I went into this game with fairly high expectations. Pretty much every review Iíve read paints it as one of gamingís most undeserved flops; a hidden gem loved by all who happen to stumble over it. Another factor in my interest in Psychonauts was my love of 3D platformers, a genre that is unfortunately woefully underpopulated, especially in recent years. What I got left me underwhelmed. The game starts off great. Despite some technical qualms (which Iíll get into later) I found myself really getting into it. The voice acting's great, thereís plenty of Funny Moments, and the characters that were introduced early-on were really interesting. I particularly liked how Sasha and Millaís backstories actually explored some of the implications that growing up with psychic powers would have. You get several power-ups in this part, most of which make the game more fun and remain useful throughout the rest of the game. Unfortunately, the game takes a massive dive in quality after its midpoint. The levels become much less fun, and the characters become a lot more cliched and uninteresting. The power-ups also become a lot more situational and gimmicky, and lack utility outside of a few contrived situations. All of this culminates in a final level thatís frustrating for all the wrong reasons, and a final boss that fails to provide any kind of challenge whatsoever. I also found some severe technical shortcomings in the game. I didnít really have an issue with the art direction; however, I felt like this gameís engine really couldnít do it justice, despite other games from around the same time looking much better. Despite these lackluster graphics, I also couldnít get a decent framerate out of this game, and some friends with higher end systems have confirmed that these problems persist even for them. Sometimes, after playing for a while, the game would also lag even more than usual, forcing me to restart the game to make it playable again. Poor optimization and a memory leak are probably to blame. The combination of a promising first half, a tedious second half, and poor optimization average out to a game that I find to be So Okay, It's Average. Psychonauts has taught me that, sometimes, thereís a reason certain works become Cult Classics rather than, you know, plain old classics. Psychonauts may appeal to some that can stay hooked into its story all the way through, and donít mind the rather mediocre 3D platforming, but I simply didnít find the story and characters interesting to the end and felt that the gameplay simply didnít measure up to some of the greats of 3D platforming, such as Mario Galaxy and Banjo-Kazooie. Perhaps Iím being too hard on the gameplay, and unfairly to comparing to games way out of its league, but solid gameplay, as well a low Story-to-Gameplay Ratio, is just something I expect more from platformers than I do other genres, such as RPGs and Adventure Games.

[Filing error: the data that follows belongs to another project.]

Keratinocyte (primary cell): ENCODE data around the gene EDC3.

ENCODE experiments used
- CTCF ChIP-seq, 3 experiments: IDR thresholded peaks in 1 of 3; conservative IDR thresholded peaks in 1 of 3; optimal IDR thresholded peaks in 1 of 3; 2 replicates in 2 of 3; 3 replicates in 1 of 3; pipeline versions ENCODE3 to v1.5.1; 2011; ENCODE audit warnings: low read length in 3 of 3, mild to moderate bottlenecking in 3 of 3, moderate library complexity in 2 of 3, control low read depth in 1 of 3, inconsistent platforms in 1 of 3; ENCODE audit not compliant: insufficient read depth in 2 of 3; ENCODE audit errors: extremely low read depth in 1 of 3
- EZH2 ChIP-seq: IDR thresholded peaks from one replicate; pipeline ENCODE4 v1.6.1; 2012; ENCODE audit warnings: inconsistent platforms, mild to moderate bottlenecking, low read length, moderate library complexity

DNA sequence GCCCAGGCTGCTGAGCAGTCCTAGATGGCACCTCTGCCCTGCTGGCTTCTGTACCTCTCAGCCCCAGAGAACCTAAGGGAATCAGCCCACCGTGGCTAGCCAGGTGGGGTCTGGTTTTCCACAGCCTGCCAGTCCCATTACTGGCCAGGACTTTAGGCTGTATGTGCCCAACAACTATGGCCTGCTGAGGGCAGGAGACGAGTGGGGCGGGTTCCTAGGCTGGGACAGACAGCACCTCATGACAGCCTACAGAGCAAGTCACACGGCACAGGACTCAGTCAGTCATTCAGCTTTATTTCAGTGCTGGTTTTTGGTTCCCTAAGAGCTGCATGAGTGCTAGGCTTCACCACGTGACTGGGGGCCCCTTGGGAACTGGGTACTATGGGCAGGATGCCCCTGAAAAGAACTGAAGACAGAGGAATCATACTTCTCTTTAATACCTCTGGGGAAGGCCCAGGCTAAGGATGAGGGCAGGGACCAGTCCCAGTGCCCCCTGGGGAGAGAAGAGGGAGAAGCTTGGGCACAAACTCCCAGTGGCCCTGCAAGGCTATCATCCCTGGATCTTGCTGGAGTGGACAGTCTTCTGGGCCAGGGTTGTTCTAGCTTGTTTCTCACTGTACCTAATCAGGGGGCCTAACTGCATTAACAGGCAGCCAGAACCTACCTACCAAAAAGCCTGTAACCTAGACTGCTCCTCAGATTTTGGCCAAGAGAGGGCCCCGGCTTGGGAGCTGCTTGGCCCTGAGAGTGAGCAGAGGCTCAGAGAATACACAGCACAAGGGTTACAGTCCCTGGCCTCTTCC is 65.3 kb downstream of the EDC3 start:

The Game Jesus Would Design If He Was Alive And Not A Pussy
If my time as the budget Yahtzee has taught me anything it's that nothing bad can possibly come from saying what I want to say about a game when he's already said much better. Or worse. Or something. It's also shied me away from ever buying hats. Seriously, the guy has the same birthday as me. It's creepy. I'd love to have some insight into what, exactly, led to a gaming universe that produced Halo and Barbie's Horse Adventures (which to me sounds like an illegal porno title) to produce Psychonauts, but really, I don't. It's a funny, creative game with a lot of small ideas that are held together with a consistant, overarcing plot and a style that I wouldn't have believed if someone had pitched it to me in an elevator. Ten year old boy delves into the psychosese of madhouse patients implicated in world-conquering Government conspiracy? Where the hell does that come from? Because of the unique design of the game - a sequence of basically, psychotic visions that represent the psyches of other people you meet - you get to go through a lot of different types of gaming environment, varying in how it chooses to express itself. No idea gets to be developed too hard, but then, that's good because it means no idea outstays its welcome (and some of them can't really sustain themselves for as long as one might like to think). With a few counterintuitive puzzles, a frustrating collect-em-up aspect and late-game rewards that serve no useful purpose, I love this game to pieces. You can buy it on Steam or Good Old Games, and you should. For the puppies. When purchasing Psychonauts, be sure not to be caught by shady government types.